It’s All About Retention And Growth!


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Ask any sales leaders, particularly those in SaaS based sales approaches, retention and growth in current customers is critical. There’s a lot of data supporting this.

We look at Cost Of Customer Acquisition, learning it is much less expensive to retain and grow a current customer than it is to acquire new customers.

We look at Lifetime Customer Value of long term customers as being far greater and more profitable than those who churn.

We have all sorts of metrics focused on the issues of customer retention and growth. Customer and revenue churn, Customer engagement/NPS scores, Months to recover CAC, our ability to generate marketing traffic/leads and to attract new customers.

We change our approach in engaging customers, looking at Account Based programs to drive higher levels of share in the account, greater retention, and higher levels of growth for our long term and highest potential customers.

Many sales leaders would state, retention and growth is the most critical thing to sales success.

I’m struck by the irony of these strategies. We base our success in growing our relationship and revenues through customer retention and growth, yet we ignore the same strategy when we look at our own people.

While customer retention and growth is critical to our success, we approach the retention and growth with almost the opposite point of view. Research report after research report shows declining engagement. We see average tenure now approaching 11 months. We continue to see declines in virtually every area of sales performance.

Retention and growth is critical to revenue generation and sales growth. Not just that of our customers, but it actually starts with our employees.

One wonders, “What if we applied these same metrics to our people?”

What if we started to look at, and measure: (Since the SaaS world loves metrics expressed in acronyms, I’ve added these for sales people).

  • Sales Person Acquisition Cost? (SPAC) We would look at the total costs of recruiting, onboarding, developing sales people. We might also add in the opportunity costs from lost business for while the sales person ramps up their capability and performance. I suspect when we look at this over the years, the SPAC for sales people who have longer tenure will have smaller SPACs. (We need to find find a different acronym, SPAC means something else to most business people).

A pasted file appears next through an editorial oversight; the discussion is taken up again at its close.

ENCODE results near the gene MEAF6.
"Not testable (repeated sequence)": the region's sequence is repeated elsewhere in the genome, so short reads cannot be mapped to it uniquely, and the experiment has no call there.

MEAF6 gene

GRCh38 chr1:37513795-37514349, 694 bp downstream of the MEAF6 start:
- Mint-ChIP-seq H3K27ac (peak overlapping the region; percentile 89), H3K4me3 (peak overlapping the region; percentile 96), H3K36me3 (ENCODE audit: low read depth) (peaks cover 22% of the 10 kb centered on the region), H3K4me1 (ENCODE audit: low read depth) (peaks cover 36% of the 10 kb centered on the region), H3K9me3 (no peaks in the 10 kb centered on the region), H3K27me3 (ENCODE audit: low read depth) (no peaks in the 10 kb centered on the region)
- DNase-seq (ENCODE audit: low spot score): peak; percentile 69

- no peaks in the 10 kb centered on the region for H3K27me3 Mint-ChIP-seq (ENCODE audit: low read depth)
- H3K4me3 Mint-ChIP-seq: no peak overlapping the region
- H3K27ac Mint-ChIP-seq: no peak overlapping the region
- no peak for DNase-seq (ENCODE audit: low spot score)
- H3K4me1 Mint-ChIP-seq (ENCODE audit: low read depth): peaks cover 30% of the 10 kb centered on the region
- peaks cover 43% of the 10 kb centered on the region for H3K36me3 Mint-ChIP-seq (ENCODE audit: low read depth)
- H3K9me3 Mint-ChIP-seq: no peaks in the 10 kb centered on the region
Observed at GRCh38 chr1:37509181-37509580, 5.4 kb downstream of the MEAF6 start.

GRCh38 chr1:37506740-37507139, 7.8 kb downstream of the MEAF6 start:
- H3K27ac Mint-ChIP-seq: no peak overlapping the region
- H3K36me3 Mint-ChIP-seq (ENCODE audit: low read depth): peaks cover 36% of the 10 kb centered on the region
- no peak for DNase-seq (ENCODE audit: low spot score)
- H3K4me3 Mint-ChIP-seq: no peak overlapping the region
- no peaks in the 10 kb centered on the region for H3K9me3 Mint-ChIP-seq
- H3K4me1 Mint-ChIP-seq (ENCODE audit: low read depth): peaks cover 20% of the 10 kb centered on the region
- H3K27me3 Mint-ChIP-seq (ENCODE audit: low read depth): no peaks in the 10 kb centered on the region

• Lifetime Sales Person Value? (LSPC) Again, retaining and growing the skills and capabilities of a sales person skyrockets the longer we retain them. The growth in their performance and productivity adds an accelerating factor to this.
  • Sales Person Churn? (SPC) Customer churn creates huge costs in lost business and the expense of replacing them with new customers. High customer churn is devastating to revenue growth. Likewise, this is magnified with high sales person churn.
  • Salesperson Engagement Score? (SES) The higher the engagement, the higher the performance. This will also drive higher LSPC, lower SPAC and SPC.
  • Sales Person Satisfaction? (SPS). We know customer satisfaction is critical to retention and growth. We also know it is critical to acquiring new customers. Satisfied customers will refer us to others. Dissatisfied customers tend to make that known, adversely impacting revenue growth. The same applies to our people?
  • The equivalent of leads for sales people, is our ability to attract the right people who would want to join our organizations.
  • and more……

We carefully study and measure everything that impacts Customer Retention and Growth. But we miss, perhaps, the biggest impact on those measurements. It’s Sales Person Retention and Growth. There is enormous research demonstrating the connection between how our people feel about their jobs, engagement, and personal growth and customer engagement and growth.

Retention and Growth is critical to our revenue attainment and growth strategies. But it’s critical for both our own people and our customers.

How are you going to start measuring and improving Salesperson retention and growth? What goals are you going to set to improve this? The sooner you start taking action here, the greater the impact on customer retention and growth.

Republished with author's permission from original post.

Dave Brock
Dave has spent his career developing high performance organizations. He worked in sales, marketing, and executive management capacities with IBM, Tektronix and Keithley Instruments. His consulting clients include companies in the semiconductor, aerospace, electronics, consumer products, computer, telecommunications, retailing, internet, software, professional and financial services industries.


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